Home | Texts by category | | Quick Search:   
Works by Plato
Pages of phaedo

Previous | Next


confused notion of another method, and can never admit this.

Then I heard someone who had a book of Anaxagoras, as he said, out

of which he read that mind was the disposer and cause of all, and I

was quite delighted at the notion of this, which appeared admirable,

and I said to myself: If mind is the disposer, mind will dispose all

for the best, and put each particular in the best place; and I

argued that if anyone desired to find out the cause of the

generation or destruction or existence of anything, he must find out

what state of being or suffering or doing was best for that thing, and

therefore a man had only to consider the best for himself and

others, and then he would also know the worse, for that the same

science comprised both. And I rejoiced to think that I had found in

Anaxagoras a teacher of the causes of existence such as I desired, and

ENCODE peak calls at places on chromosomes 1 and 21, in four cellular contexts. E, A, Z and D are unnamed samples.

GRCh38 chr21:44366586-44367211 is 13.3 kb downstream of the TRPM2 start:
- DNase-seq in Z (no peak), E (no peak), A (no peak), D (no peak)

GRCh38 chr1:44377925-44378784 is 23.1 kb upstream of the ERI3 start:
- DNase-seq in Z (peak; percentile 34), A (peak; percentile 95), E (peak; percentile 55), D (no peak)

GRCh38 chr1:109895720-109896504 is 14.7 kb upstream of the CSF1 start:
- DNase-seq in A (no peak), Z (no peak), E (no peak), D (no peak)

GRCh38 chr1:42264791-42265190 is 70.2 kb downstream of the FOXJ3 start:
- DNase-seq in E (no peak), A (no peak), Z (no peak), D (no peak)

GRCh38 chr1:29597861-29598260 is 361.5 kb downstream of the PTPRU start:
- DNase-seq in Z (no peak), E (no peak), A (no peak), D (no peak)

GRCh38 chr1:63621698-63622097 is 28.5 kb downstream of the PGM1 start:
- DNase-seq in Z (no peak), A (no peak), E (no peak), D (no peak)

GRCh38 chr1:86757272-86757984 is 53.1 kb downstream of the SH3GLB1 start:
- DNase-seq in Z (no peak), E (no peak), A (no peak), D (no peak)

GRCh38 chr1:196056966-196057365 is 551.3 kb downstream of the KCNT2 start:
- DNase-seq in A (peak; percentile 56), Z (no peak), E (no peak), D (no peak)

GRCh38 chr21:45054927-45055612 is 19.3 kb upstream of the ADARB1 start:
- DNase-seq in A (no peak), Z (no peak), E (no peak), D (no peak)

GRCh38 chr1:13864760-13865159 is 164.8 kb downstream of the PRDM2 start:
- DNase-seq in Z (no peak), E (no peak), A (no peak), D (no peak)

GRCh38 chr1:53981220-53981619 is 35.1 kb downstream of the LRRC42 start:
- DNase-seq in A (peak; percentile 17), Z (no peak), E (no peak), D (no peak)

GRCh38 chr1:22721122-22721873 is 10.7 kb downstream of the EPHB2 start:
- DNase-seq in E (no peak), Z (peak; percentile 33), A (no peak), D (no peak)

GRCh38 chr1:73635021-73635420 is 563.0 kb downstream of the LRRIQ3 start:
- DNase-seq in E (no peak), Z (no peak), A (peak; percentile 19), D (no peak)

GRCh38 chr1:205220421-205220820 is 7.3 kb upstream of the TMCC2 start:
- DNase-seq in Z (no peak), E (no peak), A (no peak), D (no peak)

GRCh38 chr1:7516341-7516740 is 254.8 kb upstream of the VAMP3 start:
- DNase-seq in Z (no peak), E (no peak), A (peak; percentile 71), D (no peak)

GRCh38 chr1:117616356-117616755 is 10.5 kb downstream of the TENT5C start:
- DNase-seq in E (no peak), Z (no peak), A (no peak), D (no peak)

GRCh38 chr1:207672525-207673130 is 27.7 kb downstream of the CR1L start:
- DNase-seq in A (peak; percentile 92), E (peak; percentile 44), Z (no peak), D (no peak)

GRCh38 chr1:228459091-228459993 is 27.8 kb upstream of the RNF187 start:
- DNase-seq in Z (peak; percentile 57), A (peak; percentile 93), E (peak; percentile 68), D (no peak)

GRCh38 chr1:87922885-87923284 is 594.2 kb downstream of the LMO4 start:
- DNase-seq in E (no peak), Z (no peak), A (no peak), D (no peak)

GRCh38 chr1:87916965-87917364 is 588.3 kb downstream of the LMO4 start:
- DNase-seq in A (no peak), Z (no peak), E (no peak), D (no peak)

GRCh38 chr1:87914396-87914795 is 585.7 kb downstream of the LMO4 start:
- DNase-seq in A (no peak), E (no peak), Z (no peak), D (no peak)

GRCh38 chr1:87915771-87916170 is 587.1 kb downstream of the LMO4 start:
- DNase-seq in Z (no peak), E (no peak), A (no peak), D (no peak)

I imagined that he would tell me first whether the earth is flat or

round; and then he would further explain the cause and the necessity

of this, and would teach me the nature of the best and show that

this was best; and if he said that the earth was in the centre, he

would explain that this position was the best, and I should be

satisfied if this were shown to me, and not want any other sort of

cause. And I thought that I would then go and ask him about the sun

and moon and stars, and that he would explain to me their

comparative swiftness, and their returnings and various states, and

how their several affections, active and passive, were all for the

best. For I could not imagine that when he spoke of mind as the

disposer of them, he would give any other account of their being as

they are, except that this was best; and I thought when he had

explained to me in detail the cause of each and the cause of all, he

would go on to explain to me what was best for each and what was

best for all. I had hopes which I would not have sold for much, and

I seized the books and read them as fast as I could in my eagerness to

know the better and the worse.

What hopes I had formed, and how grievously was I disappointed! As I

Previous | Next
Site Search